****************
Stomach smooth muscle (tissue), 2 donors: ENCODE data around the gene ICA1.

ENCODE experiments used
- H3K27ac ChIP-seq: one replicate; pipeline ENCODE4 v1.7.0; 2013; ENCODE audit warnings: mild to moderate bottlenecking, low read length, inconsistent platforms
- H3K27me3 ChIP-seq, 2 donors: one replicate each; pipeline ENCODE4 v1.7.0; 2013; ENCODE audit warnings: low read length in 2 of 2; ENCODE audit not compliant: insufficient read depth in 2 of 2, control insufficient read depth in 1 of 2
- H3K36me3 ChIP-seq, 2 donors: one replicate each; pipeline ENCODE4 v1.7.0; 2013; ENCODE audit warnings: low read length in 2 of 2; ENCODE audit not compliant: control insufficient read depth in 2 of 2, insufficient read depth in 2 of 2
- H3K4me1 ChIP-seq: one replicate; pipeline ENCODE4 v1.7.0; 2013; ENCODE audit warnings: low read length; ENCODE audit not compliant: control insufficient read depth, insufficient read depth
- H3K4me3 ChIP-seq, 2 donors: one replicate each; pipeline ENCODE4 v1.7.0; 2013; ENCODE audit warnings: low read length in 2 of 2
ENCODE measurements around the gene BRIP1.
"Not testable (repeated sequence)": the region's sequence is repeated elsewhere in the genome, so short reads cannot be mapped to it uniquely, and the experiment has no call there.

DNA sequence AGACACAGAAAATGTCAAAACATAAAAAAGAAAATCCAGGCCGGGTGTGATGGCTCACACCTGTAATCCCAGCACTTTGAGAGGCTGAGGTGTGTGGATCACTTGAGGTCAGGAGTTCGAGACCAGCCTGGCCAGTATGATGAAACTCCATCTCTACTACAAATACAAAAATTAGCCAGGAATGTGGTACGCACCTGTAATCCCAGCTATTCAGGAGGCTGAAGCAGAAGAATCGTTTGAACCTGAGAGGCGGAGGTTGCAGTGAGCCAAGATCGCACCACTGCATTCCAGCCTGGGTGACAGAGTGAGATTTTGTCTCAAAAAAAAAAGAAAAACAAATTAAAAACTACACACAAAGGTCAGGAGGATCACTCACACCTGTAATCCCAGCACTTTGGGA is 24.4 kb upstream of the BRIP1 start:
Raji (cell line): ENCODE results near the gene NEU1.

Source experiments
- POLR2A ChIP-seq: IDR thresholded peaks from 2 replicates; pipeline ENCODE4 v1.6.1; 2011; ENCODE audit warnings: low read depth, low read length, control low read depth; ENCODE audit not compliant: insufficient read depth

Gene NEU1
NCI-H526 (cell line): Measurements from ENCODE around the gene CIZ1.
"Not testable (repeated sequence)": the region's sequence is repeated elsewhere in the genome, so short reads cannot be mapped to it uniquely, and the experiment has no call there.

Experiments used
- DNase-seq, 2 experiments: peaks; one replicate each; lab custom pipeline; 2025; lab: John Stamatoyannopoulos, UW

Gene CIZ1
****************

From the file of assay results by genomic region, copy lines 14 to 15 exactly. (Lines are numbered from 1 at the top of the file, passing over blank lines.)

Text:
Gene NEU1
NCI-H526 (cell line): Measurements from ENCODE around the gene CIZ1.